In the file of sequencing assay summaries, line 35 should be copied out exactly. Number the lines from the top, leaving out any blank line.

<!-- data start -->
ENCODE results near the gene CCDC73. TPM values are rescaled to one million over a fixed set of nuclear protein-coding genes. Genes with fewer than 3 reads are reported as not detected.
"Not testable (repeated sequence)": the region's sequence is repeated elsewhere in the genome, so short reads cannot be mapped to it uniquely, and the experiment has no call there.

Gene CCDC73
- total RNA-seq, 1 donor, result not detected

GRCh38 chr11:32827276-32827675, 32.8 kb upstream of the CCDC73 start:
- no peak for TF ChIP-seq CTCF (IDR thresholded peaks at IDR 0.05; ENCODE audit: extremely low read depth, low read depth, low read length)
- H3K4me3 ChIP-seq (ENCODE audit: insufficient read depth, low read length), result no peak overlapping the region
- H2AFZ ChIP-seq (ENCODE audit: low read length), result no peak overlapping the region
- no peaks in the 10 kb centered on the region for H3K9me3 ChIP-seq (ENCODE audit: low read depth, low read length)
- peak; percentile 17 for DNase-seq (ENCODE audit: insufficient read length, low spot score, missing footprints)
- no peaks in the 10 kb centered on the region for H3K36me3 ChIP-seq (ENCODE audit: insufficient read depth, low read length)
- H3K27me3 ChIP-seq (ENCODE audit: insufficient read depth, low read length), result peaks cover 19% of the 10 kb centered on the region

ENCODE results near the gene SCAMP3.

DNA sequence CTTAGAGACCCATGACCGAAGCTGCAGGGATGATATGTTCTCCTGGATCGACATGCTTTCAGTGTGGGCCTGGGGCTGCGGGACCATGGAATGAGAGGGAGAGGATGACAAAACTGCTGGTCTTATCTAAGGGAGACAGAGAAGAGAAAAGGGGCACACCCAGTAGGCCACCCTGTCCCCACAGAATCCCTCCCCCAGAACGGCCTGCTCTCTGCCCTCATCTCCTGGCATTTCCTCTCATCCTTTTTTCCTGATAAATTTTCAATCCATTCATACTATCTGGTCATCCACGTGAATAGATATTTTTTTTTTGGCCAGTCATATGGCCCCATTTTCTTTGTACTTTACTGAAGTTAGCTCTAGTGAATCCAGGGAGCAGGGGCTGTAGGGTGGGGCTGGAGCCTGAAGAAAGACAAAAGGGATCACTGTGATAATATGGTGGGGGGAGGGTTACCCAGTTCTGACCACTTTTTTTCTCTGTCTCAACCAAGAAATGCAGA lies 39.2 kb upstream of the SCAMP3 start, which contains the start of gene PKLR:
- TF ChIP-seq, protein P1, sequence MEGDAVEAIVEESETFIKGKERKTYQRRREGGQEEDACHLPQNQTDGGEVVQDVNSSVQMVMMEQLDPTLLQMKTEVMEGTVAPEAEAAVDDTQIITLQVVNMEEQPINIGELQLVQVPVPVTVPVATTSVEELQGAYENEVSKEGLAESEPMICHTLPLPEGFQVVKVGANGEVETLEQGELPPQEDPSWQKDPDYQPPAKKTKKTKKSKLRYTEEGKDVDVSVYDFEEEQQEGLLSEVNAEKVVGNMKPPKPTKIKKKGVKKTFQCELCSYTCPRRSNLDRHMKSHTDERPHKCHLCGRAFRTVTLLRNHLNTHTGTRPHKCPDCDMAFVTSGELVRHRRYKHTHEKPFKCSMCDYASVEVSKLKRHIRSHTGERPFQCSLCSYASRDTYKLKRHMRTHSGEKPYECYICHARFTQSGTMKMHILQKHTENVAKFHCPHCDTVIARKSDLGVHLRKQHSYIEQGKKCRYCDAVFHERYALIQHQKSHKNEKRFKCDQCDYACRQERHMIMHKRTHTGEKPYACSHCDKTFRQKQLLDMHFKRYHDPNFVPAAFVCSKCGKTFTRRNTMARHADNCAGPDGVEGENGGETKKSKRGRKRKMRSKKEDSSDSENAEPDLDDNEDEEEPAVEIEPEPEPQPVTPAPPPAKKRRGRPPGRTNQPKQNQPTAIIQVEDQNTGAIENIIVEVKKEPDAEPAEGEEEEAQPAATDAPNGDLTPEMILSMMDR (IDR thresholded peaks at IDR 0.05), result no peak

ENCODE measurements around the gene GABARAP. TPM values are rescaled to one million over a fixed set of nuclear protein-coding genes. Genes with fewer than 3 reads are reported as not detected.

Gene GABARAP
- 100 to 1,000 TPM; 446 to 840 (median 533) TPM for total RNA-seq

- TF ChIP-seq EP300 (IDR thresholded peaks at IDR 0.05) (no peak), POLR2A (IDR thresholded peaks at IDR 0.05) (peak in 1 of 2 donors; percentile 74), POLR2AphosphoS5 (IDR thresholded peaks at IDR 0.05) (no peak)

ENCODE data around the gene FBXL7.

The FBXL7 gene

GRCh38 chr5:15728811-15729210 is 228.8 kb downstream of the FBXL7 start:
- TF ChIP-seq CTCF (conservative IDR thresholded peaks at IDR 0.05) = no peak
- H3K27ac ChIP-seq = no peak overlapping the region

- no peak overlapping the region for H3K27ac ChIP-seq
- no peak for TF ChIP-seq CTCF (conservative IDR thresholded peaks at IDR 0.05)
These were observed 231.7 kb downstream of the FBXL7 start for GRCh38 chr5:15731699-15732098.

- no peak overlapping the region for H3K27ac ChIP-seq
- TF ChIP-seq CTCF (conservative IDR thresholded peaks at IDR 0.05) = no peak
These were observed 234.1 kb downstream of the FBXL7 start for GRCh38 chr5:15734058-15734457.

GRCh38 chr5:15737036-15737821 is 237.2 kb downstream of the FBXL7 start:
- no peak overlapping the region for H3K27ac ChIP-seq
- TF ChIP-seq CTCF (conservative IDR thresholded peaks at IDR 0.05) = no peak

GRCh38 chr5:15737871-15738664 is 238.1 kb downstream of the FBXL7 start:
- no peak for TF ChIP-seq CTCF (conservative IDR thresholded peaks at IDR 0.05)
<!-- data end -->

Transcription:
- no peak for TF ChIP-seq CTCF (conservative IDR thresholded peaks at IDR 0.05)